Create 3D characters with MakeHuman

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Goce Risteski – Fotolia

Goce Risteski – Fotolia


MakeHuman lets you create characters that you can integrate into Blender and other 3D applications or graphics programs.

Blender is a fabulous tool for creating 3D worlds. What's missing, however, are realistic human characters to populate these worlds. Of course, you can always create animated 3D characters in Blender when you need to. However, the effort can cost you your sanity, and the process is needlessly complex for many applications. Often, all you need is one or two human figures to liven up a scene, not even necessarily animated, but just standing there.

With Windows and OS X, many artists turn to Poser to create a human figure out of a standard character to fit the scene: They set the skin, hair, and clothes, make the model strike a specific pose (which gives the software its name), and they're done. Now, you can do the same with the open source software MakeHuman [1], which can be used not only with Linux but also on Windows and Apple computers. The Python-based software can be adapted to virtually any system, however, creating poses or movement does require interaction with the likewise free and open source Blender.

In Ubuntu, you can already find MakeHuman in the repositories – albeit a slightly outdated version. Therefore, you should visit the project website and download the current version, which is in .deb format and can be installed via the Software Center (Figure 1). The actual installation can take a while and requires some patience in that no progress status is provided.

Figure 1: Ubuntu's Software Center includes a version of MakeHuman. However, the package on the project homepage is more up to date.

Breaking New Ground

When you start MakeHuman, the program displays a rather generic-looking character that forms the basis for your customization (Figure 2). You automatically land in the Modelling menu, where you can start morphing the character.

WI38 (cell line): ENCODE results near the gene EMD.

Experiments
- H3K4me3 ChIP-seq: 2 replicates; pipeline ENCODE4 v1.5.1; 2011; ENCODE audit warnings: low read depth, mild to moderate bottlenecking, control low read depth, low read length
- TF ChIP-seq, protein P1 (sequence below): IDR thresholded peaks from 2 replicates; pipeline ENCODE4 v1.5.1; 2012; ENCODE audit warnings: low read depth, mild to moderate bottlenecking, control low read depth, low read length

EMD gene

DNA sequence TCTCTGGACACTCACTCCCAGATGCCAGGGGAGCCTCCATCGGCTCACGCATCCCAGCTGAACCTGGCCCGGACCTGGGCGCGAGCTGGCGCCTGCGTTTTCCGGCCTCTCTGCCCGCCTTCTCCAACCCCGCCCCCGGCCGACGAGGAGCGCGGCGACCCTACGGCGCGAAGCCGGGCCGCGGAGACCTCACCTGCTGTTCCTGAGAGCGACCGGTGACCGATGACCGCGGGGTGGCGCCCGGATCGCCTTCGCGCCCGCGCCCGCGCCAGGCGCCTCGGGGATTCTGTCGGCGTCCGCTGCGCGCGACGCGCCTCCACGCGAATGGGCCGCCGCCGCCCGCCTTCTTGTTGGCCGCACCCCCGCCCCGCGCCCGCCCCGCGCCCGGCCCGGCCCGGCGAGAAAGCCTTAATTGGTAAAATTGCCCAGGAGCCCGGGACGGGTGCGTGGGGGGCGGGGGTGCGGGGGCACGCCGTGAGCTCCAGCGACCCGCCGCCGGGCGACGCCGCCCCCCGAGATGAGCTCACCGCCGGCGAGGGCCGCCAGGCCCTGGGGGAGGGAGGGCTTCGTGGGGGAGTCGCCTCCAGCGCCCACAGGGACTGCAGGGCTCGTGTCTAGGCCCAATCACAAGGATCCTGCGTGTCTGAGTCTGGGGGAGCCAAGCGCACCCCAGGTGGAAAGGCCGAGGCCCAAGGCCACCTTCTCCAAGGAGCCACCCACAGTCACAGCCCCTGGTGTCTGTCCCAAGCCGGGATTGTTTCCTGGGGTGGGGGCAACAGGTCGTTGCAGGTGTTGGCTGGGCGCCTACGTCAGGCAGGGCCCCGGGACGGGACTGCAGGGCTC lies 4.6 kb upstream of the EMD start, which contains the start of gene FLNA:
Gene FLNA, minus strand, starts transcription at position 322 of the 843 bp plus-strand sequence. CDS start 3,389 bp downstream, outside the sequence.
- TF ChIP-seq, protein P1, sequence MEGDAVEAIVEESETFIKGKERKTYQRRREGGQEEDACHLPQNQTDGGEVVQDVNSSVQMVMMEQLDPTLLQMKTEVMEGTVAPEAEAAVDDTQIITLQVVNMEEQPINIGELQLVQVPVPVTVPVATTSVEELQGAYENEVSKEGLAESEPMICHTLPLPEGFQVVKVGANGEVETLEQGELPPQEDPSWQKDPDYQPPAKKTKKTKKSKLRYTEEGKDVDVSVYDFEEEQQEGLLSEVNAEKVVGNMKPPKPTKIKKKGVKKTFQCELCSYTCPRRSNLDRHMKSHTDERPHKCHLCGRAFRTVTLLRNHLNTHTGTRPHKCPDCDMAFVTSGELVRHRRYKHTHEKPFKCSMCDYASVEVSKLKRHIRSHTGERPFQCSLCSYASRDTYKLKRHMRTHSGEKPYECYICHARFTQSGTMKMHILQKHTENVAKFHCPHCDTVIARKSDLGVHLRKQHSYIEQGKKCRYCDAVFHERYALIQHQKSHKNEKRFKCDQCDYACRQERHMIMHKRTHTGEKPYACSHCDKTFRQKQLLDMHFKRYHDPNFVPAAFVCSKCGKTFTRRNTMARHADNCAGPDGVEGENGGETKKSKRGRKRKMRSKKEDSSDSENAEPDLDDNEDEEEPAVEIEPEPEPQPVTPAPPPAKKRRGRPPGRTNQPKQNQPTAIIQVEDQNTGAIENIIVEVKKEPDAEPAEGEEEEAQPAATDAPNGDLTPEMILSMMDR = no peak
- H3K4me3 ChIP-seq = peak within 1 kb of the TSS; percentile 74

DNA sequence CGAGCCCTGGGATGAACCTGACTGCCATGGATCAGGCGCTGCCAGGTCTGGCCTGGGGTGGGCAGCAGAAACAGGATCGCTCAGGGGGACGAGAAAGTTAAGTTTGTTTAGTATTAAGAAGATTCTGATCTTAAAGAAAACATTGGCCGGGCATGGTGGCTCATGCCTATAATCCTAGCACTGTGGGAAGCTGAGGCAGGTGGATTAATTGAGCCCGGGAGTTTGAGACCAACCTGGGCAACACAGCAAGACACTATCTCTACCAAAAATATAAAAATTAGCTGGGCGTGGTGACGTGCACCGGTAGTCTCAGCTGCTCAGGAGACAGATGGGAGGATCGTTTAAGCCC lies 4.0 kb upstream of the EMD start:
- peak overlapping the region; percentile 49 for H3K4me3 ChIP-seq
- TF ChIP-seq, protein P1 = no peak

Figure 2: After startup, MakeHuman first shows a rather generic-looking human figure without any distinctions.

In the Main pane, you enter some general parameters, including gender, which you can vary from 100 percent female to 100 percent male (which shapes the body proportions). You then set the age, weight, and height. By sliding the Muscles and Proportions controls, you can change a couch potato into an athlete, and the African , Asian , and Caucasian sliders determine the skin color, shape of the head, and placement of the eyes (Figure 3).

Figure 3: With just a few sliders, you can start making the figure a bit more human. Gender, proportions, and ethnicity can make the model more real.

Body Forming

Once you determine the general form of the figure, you can start adding details. Whereas the main settings determine the gender, the Gender menu sets the specifics – for example, breast sizes for women or genitalia for men. MakeHuman also provides settings for Face , Torso , and Arms and Legs . The face has some extra naturalistic settings. Because a person's face is rarely totally symmetrical, you can set left and right eye and ear dimensions separately (Figure 4). If the image becomes too overloaded in detail, you can always revert to the symmetry function.

Figure 4: You can make the figure more individualized with hair, eye, and other facial feature adjustments.

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